Entire playstyles can also be threatening. The most common example of this is that many teams cannot break stall teams. By themselves, defensive Pokémon are very easy to counter, as they are not usually offensively threatening and can be forced out by attackers that can pick on a weaker defensive stat and/or a type weakness. However, this is only a short-term answer when playing against a stall team. Skarmory does not mind being forced out by Jolteon if it gets down a layer of Spikes, as it has already started contributing to the strategy of wearing you down, and it can always come in later to lay down another layer. Stall teams will easily survive long enough to lay down their hazards against teams that aren't prepared to break through the defensive prowess of the stall team, and then, despite the fact that all of the Pokémon are individually accounted for, the stall team will easily stall out its opponent and win.
People often use "stallbreakers" to overwhelm walling combos. These are usually powerful and/or diverse attackers like Haxorus and Lucario that with only a little support can run over a stall team. More generally, strong offensive synergy will bring down a stall team, especially when it is accompanied by a lure or trapper Pokémon. Rapid Spinners and Taunt + Toxic stallers are other ways to combat stall teams. If someone's team lacks most or all of these things and does not appear to have any way of breaking stall, it is just as important to mention as a weakness to Salamence or Landorus. It is also a tell-tale sign that a team is weak to stall if one walling duo can easily shut down the whole thing.
The other playstyle that is typically a problem for teams is weather-based teams. Drought, Drizzle, and Sand Stream can power up multiple attackers for an entire match and allow them to gradually overpower the defenses of an opponent, and Snow Warning makes Blizzard 100% accurate for those brave enough to attempt a Hail team. If a team has three Pokémon weak to Water and only a Celebi to sponge those hits, it probably won't last very long against Rain stall or Rain offense.
To figure out if a team is weak to a certain variation of weather, it is a good idea to look at how the team deals with the most popular weather abusers. If it can handle them pretty well and has a backup plan of some sort, it's probably fine, but having a gaping weakness to CBTar and Landorus means that Sandstorm teams as a whole are going to be an enormous problem.
IV. Fixing Weaknesses
Once you have pointed out what the threats are to a team and properly explained them, you will want to suggest solutions. This can be difficult because you can basically redo the team in the process (which is never good) or you can create as many weaknesses as you eliminate.
To do this well, a good place to start is looking for a Pokémon that does little to contribute to the overall strategy of the team or just isn't very helpful. This is usually a Pokémon that performs the same role as a team member and just seems redundant. Replacing that Pokémon with one that deals with most of the weaknesses you noticed will go a long way toward making the team more solid and should help with its synergy. That being said, your replacement should not be equally incongruous: recommending a frail Choice Scarfer for a stall team or a mixed wall Porygon2 on a Heavy Offense team might cover a few weaknesses, but it's still not very helpful because they don't fit in with the teams' playstyles.
Many good teams do not have a Pokémon that appears to be "dead weight," but there are still a few weaknesses that need to be taken care of. One way to do this is to look for a Pokémon that performs the same role as one of those already on the team that can also fill in a weakness. For example, if someone is using Choice Band Tyranitar to trap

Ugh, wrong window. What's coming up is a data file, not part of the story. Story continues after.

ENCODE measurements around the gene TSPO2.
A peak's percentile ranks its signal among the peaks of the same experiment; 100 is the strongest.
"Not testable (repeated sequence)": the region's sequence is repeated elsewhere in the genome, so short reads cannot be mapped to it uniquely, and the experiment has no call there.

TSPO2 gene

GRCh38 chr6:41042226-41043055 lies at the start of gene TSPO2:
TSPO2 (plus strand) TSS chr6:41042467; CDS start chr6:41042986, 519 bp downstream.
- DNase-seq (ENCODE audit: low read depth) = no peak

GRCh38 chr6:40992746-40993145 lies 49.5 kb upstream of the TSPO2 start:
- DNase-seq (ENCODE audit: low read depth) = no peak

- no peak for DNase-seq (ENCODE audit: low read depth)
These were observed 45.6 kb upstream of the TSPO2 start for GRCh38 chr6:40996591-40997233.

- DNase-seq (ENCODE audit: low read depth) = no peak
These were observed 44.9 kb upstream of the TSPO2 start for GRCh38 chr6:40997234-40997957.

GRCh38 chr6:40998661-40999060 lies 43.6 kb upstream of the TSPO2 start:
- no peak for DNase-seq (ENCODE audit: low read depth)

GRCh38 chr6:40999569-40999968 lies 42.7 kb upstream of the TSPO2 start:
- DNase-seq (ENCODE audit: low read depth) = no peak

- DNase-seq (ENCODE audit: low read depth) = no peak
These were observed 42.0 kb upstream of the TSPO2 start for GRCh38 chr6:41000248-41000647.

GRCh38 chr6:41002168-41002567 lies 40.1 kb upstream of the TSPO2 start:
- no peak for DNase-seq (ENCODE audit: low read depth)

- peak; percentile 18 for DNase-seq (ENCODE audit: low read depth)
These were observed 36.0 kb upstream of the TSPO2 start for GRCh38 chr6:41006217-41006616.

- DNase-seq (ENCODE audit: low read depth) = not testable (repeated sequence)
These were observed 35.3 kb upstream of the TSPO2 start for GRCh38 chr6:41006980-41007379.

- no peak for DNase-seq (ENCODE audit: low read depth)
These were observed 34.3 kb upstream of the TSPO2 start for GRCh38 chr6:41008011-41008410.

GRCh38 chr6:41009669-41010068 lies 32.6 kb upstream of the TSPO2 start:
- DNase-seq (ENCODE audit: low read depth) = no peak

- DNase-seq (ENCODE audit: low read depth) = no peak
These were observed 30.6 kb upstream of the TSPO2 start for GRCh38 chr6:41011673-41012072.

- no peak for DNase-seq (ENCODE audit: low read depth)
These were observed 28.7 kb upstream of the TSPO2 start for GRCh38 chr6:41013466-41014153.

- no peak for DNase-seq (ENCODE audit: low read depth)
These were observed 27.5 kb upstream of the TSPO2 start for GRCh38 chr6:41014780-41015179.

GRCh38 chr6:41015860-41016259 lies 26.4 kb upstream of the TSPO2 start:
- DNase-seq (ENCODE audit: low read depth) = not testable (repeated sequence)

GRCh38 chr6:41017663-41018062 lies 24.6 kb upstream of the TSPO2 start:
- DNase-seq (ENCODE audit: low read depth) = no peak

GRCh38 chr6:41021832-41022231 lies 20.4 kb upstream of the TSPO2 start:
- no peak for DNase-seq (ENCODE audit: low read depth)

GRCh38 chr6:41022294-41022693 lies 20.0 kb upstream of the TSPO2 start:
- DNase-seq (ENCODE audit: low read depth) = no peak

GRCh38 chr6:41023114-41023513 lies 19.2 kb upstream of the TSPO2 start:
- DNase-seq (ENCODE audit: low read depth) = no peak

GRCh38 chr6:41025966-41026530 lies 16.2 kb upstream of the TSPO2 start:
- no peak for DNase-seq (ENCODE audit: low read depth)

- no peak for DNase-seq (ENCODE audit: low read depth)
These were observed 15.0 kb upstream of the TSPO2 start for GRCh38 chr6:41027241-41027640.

The last step of fixing weaknesses is explaining how they improve the team. One of the most common rating mistakes is when people say "use this" and post a moveset. Even if the advice is good, you are not giving the OP any reason to take your suggestion, and by not explaining how it helps, the team builder might not even understand why exactly they're making the change if they do in fact take the suggestion. It usually only takes one concise sentence to explain your suggestion, and it really can be a big help.
V. Other Fixes
So far, this guide has covered how to fix errors in a team's structure, mostly relating to things that are strategic in nature. However, there are more minor tactical changes that are also important. Most good teams won't require many of these fixes, but they are important to maximizing each Pokémon's individual potential. These changes include fixing any inefficient or numerically impossible EV spreads, replacing any completely outclassed Pokémon, fixing a moveset to give the Pokémon better type coverage, etc. These kinds of changes will sometimes be the lion's share of the changes you make in a rate, so even though they're routine and often require little thinking, you shouldn't overlook them!
VI. "Noob" Teams
Whenever you run into a team with users of Fly, Hyper Beam and its clones, and four starter Pokémon, you're rating the team of someone who is new to competitive battling. Most of the rating strategies discussed above will not benefit them much because they won't understand why they're important or where they went wrong with Hyper Beam Meganium. In cases like this, you'll want to explain some of the more glaring errors they made and link them to the necessary guides, which will usually be an Introduction to Competitive Battling or an introduction to EVs. There is no point in being needlessly rude or gashing the entire team and replacing everything with standard OU Pokémon. After all, it's not like their first team is going to take the leaderboard by storm. Fix the most egregious errors and then set them up for future success with the appropriate links. Being too harsh can kill a new player's spirit.
In other words, just remember that rating a team that discusses Scizor's synergy with Latias and a cool lure Gengar should be approached differently than one made by someone who wouldn't even understand the first part of this sentence. It's common sense, really.
Hopefully this guide was helpful! If you have any questions, feel free to
or ask for help in the